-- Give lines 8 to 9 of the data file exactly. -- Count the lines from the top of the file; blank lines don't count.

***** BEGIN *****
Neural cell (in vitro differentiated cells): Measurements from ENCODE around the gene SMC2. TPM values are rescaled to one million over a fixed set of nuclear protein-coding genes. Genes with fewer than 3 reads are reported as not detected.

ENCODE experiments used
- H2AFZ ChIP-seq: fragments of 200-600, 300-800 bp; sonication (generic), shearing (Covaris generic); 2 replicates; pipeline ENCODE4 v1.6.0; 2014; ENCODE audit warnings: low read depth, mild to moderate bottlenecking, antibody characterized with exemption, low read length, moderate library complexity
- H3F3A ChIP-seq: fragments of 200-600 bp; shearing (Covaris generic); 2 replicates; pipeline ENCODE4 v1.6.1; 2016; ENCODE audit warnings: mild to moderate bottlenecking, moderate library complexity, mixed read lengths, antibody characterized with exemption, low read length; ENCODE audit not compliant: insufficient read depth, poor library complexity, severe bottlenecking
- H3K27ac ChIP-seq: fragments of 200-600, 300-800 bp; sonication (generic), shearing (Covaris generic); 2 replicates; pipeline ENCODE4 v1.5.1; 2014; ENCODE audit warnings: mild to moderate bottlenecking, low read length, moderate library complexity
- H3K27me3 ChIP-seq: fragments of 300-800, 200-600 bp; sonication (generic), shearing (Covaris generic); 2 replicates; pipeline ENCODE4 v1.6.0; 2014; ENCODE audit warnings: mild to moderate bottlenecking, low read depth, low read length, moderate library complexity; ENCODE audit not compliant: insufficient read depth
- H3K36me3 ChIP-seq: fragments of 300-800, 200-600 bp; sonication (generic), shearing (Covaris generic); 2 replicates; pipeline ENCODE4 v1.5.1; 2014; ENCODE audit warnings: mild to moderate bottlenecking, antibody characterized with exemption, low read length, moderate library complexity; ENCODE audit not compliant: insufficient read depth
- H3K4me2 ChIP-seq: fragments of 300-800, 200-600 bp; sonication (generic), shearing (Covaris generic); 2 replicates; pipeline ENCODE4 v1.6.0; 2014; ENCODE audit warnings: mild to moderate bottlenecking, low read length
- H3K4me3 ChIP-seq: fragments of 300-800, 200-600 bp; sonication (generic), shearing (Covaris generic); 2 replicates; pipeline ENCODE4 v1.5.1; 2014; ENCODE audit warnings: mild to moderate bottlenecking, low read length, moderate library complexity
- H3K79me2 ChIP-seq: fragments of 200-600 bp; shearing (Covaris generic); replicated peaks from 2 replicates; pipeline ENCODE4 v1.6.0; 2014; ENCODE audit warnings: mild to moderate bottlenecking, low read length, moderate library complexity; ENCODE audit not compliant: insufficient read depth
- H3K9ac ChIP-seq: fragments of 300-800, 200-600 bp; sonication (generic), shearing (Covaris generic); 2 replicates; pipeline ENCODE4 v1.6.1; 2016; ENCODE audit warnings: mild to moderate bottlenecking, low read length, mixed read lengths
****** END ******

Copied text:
- H3K4me2 ChIP-seq: fragments of 300-800, 200-600 bp; sonication (generic), shearing (Covaris generic); 2 replicates; pipeline ENCODE4 v1.6.0; 2014; ENCODE audit warnings: mild to moderate bottlenecking, low read length
- H3K4me3 ChIP-seq: fragments of 300-800, 200-600 bp; sonication (generic), shearing (Covaris generic); 2 replicates; pipeline ENCODE4 v1.5.1; 2014; ENCODE audit warnings: mild to moderate bottlenecking, low read length, moderate library complexity